Nuclear accumulation of beta-catenin is associated with endosomal sequestration of the destruction complex and increased activation of Rab5 in oral dysplasia
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Potentially malignant lesions, commonly referred to as dysplasia, are associated with malignant transformation by mechanisms that remain unclear. We recently reported that increased Wnt secretion promotes the nuclear accumulation of beta-catenin and expression of target genes in oral dysplasia. However, the mechanisms accounting for nuclear re-localization of beta-catenin in oral dysplasia remain unclear. In this study, we show that endosomal sequestration of the beta-catenin destruction complex allows nuclear accumulation of beta-catenin in oral dysplasia, and that these events depended on the endocytic protein Rab5. Tissue immunofluorescence analysis showed aberrant accumulation of enlarged early endosomes in oral dysplasia biopsies, when compared with healthy oral mucosa. These observations were confirmed in cell culture models, by comparing dysplastic oral keratinocytes (DOK) and non-dysplastic oral keratinocytes (OKF6). Intriguingly, DOK depicted higher levels of active Rab5, a critical regulator of early endosomes, when compared with OKF6. Increased Rab5 activity in DOK was necessary for nuclear localization of beta-catenin and Tcf/Lef-dependent transcription, as shown by expression of dominant negative and constitutively active mutants of Rab5, along with immunofluorescence, subcellular fractionation, transcription, and protease protection assays. Mechanistically, elevated Rab5 activity in DOK accounted for endosomal sequestration of components of the destruction complex, including GSK3 beta, Axin, and adenomatous polyposis coli (APC), as observed in Rab5 dominant negative experiments. In agreement with these in vitro observations, tissue immunofluorescence analysis showed increased co-localization of GSK3 beta, APC, and Axin, with early endosome antigen 1- and Rab5-positive early endosomes in clinical samples of oral dysplasia. Collectively, these data indicate that increased Rab5 activity and endosomal sequestration of the beta-catenin destruction complex leads to stabilization and nuclear accumulation of beta-catenin in oral dysplasia.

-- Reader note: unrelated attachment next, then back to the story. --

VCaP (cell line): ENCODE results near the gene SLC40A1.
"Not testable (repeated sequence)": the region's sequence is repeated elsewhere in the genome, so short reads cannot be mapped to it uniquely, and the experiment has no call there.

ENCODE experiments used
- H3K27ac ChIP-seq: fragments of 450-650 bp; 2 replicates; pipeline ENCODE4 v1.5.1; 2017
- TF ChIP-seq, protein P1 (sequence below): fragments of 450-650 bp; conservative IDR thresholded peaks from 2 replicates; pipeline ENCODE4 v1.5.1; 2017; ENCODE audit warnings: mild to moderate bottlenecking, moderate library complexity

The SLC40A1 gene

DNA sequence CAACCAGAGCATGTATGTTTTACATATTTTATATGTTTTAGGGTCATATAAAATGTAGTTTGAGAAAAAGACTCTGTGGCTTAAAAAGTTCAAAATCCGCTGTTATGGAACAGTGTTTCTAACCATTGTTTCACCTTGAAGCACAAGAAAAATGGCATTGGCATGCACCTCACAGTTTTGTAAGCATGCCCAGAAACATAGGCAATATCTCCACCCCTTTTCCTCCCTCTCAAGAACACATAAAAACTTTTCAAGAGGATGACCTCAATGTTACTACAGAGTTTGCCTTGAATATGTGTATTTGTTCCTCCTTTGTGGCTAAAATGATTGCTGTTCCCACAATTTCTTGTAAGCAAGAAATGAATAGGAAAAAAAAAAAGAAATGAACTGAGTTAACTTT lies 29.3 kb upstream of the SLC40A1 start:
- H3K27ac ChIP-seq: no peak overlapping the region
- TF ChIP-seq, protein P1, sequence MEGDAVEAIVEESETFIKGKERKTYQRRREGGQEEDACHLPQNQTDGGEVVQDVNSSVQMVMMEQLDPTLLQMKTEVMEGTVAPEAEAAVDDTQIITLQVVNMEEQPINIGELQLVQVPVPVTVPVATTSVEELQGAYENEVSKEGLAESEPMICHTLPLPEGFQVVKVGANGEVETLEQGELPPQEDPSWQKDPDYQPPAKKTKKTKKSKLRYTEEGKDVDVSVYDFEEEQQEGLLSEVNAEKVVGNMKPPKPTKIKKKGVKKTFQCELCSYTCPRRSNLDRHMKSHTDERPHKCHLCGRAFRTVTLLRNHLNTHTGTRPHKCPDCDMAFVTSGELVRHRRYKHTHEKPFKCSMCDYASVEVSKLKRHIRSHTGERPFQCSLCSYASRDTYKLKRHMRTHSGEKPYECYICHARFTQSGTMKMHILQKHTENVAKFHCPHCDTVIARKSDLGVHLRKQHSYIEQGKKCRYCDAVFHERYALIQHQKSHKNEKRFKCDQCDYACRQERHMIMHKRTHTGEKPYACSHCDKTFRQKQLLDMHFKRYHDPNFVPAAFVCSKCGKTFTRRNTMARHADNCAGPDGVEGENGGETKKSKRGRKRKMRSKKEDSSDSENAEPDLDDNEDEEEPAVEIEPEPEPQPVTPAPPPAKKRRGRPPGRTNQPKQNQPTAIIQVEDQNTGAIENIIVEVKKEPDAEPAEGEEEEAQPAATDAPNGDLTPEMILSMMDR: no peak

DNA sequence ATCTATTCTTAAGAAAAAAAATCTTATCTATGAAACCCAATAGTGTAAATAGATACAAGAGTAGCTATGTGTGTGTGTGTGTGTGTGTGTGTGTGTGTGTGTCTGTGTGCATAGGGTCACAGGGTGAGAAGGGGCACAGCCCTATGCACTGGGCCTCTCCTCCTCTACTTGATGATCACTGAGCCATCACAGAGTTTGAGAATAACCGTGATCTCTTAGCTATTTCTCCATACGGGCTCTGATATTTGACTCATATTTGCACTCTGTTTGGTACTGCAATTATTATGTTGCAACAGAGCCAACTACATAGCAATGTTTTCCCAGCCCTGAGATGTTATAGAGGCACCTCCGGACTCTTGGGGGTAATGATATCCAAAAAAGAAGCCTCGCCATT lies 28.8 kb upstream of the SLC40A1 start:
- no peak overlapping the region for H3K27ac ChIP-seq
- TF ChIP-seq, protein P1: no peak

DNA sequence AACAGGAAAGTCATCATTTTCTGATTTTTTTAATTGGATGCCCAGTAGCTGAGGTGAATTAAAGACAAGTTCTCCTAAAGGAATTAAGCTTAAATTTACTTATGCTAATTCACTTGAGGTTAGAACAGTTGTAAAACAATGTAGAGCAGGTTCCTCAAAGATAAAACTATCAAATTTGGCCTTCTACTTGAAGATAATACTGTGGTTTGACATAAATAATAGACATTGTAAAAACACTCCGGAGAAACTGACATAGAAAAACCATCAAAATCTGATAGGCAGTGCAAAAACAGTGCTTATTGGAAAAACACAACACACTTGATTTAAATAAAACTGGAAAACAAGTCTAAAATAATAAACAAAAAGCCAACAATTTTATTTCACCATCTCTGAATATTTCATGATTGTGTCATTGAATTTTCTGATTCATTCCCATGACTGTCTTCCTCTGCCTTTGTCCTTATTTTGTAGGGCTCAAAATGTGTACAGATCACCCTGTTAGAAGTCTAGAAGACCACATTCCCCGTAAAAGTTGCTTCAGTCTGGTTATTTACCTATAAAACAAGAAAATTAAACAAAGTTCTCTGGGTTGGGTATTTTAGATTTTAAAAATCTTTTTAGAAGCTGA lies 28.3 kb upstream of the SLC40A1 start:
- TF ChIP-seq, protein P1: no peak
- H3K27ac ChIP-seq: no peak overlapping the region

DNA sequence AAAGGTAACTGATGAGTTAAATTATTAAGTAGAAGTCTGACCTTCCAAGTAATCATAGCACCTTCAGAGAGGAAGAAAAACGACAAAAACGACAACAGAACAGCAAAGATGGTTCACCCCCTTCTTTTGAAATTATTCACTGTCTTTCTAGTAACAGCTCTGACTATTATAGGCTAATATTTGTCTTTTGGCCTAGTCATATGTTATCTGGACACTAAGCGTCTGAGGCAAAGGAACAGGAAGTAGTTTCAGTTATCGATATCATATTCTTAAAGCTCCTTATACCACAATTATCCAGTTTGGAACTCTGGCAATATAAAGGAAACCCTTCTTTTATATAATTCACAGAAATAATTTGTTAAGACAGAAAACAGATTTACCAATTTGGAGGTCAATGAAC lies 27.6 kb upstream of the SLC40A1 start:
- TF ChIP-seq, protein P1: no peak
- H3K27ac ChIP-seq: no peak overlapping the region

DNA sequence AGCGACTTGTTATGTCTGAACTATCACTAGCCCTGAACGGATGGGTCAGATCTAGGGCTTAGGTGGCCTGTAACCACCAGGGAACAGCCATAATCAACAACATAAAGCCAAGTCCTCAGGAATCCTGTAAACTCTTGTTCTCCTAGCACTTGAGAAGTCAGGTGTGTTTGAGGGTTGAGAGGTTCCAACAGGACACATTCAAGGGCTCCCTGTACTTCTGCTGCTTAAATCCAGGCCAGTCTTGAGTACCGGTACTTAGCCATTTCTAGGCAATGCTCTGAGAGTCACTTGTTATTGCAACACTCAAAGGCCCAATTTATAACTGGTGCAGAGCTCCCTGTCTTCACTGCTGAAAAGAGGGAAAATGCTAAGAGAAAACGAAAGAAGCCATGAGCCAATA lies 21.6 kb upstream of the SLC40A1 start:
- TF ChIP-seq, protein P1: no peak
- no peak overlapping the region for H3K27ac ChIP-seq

Artículo de publicación ISI
Quote ItemThe FASEB Journal 2020;34:4009–4025
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